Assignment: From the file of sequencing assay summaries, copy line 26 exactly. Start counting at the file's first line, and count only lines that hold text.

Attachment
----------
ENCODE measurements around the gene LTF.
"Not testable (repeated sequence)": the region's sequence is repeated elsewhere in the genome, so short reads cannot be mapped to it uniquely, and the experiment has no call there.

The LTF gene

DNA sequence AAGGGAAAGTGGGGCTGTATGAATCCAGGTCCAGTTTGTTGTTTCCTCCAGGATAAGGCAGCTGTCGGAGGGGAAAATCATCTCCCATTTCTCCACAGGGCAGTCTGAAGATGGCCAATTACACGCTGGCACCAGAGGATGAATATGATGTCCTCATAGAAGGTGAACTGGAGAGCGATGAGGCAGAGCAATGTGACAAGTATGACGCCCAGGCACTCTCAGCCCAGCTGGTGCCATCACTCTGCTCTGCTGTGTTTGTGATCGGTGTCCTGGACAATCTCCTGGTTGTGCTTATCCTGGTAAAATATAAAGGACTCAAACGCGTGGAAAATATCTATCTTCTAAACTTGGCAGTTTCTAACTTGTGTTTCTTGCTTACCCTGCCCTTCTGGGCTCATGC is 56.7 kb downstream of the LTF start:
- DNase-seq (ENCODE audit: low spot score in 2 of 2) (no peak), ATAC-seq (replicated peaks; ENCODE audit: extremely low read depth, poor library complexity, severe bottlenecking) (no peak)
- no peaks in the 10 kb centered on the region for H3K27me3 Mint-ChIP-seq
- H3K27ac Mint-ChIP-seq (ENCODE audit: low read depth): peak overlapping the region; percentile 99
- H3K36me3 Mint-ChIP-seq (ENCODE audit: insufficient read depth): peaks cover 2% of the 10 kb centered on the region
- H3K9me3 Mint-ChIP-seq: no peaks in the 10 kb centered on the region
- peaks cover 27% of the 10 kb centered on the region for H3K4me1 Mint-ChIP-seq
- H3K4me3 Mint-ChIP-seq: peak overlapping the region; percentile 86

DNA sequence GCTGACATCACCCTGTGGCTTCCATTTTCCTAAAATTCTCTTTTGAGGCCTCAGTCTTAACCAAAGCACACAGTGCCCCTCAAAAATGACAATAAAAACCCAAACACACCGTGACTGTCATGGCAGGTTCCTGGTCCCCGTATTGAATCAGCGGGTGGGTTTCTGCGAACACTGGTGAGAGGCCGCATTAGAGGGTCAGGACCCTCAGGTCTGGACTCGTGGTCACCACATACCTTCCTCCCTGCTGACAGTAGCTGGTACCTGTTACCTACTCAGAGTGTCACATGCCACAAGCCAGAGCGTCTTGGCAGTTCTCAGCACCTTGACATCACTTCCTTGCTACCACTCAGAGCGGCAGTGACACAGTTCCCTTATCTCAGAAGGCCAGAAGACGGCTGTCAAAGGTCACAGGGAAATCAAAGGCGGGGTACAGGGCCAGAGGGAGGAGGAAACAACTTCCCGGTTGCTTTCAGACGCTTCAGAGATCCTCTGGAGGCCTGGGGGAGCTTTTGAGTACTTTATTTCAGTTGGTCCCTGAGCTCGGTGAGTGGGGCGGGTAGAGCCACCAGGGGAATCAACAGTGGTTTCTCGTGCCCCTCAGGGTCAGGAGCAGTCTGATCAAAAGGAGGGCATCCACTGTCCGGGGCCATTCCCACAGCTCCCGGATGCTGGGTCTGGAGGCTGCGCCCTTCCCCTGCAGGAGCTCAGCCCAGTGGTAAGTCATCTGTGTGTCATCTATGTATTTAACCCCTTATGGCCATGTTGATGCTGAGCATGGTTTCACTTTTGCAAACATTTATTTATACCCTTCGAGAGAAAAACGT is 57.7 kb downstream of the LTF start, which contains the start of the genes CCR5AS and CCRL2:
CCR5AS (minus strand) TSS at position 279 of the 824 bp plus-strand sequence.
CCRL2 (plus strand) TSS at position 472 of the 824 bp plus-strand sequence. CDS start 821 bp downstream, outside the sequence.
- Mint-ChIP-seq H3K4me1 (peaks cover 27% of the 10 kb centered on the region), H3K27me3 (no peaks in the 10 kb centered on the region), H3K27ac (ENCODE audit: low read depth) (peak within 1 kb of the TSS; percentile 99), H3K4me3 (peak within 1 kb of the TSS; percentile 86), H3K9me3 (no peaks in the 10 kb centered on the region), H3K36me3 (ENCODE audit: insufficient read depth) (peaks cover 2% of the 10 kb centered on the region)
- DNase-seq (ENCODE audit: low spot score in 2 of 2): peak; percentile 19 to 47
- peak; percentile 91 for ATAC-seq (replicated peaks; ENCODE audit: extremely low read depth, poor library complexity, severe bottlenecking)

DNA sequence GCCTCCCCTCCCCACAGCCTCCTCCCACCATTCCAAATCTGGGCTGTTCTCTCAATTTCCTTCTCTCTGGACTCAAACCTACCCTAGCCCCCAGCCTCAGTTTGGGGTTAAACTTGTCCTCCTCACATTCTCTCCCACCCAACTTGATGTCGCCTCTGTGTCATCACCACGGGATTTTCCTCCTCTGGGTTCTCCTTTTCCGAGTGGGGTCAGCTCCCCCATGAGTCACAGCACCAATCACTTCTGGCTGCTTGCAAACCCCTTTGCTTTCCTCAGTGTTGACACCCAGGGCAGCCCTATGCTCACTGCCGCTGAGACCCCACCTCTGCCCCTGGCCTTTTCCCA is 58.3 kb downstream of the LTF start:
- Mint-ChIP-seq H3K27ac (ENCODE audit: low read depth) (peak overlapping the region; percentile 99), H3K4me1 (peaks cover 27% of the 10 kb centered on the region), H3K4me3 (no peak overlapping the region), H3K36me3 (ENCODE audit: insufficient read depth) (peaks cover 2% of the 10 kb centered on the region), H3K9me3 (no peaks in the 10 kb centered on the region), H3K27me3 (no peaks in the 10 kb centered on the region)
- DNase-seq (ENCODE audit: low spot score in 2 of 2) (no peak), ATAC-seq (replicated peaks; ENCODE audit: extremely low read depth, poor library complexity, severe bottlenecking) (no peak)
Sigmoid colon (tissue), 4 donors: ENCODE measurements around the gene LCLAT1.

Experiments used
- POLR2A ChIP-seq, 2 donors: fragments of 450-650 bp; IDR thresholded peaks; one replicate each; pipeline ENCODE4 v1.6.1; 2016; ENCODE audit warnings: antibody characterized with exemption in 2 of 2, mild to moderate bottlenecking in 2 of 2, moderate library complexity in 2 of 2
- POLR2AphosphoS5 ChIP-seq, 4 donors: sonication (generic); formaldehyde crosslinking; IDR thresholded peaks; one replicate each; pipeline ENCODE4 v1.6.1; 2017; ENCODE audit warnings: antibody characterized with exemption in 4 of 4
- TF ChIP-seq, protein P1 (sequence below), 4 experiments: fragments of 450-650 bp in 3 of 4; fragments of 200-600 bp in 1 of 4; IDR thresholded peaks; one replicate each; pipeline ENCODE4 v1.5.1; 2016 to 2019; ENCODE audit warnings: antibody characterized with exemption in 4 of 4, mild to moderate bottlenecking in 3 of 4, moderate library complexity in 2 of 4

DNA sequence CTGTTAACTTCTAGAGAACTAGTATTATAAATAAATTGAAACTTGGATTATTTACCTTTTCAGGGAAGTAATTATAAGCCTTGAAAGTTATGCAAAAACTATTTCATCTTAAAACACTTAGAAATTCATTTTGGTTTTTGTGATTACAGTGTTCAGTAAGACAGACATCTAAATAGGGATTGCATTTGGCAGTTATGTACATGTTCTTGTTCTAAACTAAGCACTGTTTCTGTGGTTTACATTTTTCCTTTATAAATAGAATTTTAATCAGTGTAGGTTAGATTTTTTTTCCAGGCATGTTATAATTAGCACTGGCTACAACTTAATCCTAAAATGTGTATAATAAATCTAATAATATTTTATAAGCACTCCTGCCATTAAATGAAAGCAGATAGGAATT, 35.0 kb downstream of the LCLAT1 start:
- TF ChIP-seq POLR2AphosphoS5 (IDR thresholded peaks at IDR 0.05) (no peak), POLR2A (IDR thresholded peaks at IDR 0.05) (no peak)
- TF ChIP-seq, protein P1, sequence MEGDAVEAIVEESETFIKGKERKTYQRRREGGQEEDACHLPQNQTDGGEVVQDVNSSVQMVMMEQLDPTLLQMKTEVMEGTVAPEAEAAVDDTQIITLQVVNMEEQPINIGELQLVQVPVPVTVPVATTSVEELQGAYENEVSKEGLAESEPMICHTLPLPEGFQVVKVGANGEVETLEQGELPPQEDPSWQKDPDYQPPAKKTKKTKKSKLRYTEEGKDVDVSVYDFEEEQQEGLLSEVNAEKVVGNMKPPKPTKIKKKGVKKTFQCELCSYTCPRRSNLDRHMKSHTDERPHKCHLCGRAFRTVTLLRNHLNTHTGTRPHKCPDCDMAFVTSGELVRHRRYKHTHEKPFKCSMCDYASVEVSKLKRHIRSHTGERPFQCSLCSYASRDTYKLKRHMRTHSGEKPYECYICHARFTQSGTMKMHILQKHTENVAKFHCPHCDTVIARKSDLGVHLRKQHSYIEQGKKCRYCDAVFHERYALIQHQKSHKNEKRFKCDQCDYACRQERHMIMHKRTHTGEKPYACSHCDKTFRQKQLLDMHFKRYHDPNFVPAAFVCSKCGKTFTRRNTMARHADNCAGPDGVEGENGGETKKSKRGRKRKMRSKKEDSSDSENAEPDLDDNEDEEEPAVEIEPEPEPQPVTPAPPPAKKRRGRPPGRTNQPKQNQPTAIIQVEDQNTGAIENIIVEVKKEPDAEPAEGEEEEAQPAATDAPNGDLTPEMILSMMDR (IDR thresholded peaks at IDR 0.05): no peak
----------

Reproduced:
DNA sequence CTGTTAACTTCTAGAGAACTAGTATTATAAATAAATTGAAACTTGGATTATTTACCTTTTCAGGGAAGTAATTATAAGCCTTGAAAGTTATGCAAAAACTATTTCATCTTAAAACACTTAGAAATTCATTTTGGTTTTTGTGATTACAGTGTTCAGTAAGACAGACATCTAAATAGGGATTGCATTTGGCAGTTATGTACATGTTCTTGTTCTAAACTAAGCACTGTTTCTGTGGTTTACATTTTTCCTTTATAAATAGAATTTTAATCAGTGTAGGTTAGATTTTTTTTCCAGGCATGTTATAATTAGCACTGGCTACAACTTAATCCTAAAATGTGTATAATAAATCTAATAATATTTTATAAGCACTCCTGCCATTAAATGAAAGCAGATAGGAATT, 35.0 kb downstream of the LCLAT1 start: